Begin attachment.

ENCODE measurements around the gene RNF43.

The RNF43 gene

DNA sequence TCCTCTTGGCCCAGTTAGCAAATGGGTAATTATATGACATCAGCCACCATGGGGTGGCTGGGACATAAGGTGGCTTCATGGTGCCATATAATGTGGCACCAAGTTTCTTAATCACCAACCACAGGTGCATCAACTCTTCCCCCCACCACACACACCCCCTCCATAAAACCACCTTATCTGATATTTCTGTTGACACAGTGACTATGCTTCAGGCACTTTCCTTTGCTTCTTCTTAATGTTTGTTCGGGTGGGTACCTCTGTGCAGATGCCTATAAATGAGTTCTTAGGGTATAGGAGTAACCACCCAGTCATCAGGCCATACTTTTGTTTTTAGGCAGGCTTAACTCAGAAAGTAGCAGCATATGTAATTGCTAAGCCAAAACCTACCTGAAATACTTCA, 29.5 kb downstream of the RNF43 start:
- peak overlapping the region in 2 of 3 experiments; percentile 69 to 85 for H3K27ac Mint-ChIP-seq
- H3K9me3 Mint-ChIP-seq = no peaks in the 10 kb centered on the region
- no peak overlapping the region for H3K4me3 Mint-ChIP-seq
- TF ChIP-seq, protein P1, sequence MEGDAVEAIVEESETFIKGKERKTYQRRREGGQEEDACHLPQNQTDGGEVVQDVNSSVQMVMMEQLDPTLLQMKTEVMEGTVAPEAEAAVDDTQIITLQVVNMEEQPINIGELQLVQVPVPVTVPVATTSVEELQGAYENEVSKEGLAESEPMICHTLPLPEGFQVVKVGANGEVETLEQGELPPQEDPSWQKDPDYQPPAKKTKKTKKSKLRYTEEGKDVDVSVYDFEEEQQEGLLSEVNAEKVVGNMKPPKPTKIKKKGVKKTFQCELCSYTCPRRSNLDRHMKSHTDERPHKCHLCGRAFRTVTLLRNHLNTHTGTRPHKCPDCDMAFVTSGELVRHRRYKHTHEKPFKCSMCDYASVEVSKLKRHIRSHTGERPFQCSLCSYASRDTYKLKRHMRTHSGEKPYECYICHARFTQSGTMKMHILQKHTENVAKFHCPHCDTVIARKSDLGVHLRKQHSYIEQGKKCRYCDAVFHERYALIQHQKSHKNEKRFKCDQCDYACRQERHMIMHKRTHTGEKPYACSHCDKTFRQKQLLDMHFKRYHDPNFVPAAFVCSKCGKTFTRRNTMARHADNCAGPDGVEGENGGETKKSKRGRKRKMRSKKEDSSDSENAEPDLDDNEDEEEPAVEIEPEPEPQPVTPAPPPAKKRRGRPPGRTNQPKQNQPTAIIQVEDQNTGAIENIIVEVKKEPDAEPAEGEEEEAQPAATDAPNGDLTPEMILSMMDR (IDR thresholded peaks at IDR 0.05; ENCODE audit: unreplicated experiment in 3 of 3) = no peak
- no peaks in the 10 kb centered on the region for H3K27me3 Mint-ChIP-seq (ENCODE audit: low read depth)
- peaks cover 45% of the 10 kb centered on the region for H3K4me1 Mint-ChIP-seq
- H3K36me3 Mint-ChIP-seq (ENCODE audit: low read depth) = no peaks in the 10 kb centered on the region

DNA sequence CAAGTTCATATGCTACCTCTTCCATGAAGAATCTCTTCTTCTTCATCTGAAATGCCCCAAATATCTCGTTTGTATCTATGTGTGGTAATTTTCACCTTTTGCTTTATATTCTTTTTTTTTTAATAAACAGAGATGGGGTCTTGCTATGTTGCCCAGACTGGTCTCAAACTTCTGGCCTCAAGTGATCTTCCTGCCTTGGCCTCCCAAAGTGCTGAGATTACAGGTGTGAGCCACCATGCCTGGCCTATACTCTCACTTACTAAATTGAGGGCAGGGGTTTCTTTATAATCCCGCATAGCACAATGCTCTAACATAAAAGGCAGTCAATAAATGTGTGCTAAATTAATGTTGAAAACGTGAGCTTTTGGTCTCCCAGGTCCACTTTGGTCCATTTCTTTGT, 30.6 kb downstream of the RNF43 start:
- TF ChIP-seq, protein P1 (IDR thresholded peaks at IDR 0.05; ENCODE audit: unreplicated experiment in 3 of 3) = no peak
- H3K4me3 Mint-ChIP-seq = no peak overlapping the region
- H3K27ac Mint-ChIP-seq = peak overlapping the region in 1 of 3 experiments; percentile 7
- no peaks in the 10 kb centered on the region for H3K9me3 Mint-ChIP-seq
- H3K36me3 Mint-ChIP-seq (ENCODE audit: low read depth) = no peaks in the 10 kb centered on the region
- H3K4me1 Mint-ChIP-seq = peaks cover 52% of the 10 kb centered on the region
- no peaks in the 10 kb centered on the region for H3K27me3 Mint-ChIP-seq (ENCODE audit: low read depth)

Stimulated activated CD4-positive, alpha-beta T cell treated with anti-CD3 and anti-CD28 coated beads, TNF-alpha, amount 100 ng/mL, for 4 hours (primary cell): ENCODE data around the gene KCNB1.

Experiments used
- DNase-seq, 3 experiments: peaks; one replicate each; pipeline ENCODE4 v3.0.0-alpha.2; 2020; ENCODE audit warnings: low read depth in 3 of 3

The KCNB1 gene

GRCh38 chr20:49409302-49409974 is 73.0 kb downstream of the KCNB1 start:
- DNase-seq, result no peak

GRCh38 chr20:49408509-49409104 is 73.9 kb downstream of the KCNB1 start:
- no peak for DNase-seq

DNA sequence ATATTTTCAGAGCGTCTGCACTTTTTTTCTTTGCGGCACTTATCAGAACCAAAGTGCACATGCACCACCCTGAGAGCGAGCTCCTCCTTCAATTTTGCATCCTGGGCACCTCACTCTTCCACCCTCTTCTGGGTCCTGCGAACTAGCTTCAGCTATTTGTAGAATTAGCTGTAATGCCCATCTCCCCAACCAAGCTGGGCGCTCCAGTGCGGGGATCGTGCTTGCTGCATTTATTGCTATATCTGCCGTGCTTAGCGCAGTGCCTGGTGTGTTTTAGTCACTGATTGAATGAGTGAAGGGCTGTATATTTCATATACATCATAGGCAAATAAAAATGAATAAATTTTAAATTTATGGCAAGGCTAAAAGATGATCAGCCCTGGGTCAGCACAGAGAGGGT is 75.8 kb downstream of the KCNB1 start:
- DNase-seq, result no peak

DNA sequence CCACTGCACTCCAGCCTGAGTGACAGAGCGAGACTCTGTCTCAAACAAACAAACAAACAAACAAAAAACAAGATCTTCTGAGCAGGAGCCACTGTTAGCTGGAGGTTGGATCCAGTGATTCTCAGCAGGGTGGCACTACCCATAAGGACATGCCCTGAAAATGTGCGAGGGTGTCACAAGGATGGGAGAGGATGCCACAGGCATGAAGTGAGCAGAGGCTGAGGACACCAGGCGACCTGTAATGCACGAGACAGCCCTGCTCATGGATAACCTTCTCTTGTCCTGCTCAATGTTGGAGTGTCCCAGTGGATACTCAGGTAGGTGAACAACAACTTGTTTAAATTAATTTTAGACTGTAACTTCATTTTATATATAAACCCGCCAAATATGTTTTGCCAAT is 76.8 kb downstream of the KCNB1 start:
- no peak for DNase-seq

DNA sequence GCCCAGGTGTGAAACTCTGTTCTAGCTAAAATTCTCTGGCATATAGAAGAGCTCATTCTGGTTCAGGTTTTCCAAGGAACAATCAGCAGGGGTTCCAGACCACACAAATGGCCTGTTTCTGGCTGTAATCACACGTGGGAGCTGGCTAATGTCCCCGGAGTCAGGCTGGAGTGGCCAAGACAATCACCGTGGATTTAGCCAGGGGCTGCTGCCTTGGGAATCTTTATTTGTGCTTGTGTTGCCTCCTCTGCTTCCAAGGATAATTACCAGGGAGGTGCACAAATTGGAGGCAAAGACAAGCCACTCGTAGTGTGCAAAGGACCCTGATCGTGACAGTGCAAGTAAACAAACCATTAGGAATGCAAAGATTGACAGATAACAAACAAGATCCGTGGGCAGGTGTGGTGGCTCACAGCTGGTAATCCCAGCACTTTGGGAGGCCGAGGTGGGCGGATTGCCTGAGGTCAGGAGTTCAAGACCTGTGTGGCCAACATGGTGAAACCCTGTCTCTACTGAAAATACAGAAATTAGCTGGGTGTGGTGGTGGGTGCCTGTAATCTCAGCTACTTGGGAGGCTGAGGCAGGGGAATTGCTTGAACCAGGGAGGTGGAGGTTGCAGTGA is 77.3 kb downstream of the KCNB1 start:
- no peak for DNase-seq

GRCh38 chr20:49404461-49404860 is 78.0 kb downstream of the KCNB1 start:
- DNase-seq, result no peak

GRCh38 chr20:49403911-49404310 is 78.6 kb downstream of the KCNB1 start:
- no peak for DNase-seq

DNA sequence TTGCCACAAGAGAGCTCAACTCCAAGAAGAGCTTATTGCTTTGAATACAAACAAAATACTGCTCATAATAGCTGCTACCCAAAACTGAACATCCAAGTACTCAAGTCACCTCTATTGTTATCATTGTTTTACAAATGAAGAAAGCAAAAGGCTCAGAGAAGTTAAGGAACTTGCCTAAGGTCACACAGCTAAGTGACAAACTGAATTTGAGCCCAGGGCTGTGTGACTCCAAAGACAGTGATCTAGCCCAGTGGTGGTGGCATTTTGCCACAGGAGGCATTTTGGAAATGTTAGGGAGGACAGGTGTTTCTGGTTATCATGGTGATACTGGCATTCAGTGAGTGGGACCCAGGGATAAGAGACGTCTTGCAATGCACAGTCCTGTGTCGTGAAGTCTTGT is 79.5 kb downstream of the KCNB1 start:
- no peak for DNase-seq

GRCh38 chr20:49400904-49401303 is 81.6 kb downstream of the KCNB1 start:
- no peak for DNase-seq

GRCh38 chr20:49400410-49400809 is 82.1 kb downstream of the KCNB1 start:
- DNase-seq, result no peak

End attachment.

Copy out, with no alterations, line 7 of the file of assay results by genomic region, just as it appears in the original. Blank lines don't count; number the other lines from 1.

- TF ChIP-seq, protein P1, sequence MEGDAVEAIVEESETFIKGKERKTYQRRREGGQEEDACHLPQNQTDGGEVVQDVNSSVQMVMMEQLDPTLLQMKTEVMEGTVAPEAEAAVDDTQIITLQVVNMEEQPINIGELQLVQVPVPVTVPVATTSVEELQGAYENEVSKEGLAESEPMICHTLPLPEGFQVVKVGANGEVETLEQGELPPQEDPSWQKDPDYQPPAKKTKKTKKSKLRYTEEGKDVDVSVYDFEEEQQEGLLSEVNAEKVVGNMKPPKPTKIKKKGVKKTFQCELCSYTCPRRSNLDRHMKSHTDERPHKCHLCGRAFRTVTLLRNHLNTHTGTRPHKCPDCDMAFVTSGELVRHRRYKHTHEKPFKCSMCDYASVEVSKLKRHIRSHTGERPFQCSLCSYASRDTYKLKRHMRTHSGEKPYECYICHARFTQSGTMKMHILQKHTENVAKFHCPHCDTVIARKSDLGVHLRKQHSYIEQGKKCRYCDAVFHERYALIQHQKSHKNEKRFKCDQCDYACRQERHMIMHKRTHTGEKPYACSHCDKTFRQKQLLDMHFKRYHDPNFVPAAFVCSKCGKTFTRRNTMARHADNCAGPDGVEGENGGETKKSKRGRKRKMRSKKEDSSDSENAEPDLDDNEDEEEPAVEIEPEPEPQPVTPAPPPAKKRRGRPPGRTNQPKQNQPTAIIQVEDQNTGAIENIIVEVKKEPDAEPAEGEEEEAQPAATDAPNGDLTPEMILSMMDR (IDR thresholded peaks at IDR 0.05; ENCODE audit: unreplicated experiment in 3 of 3) = no peak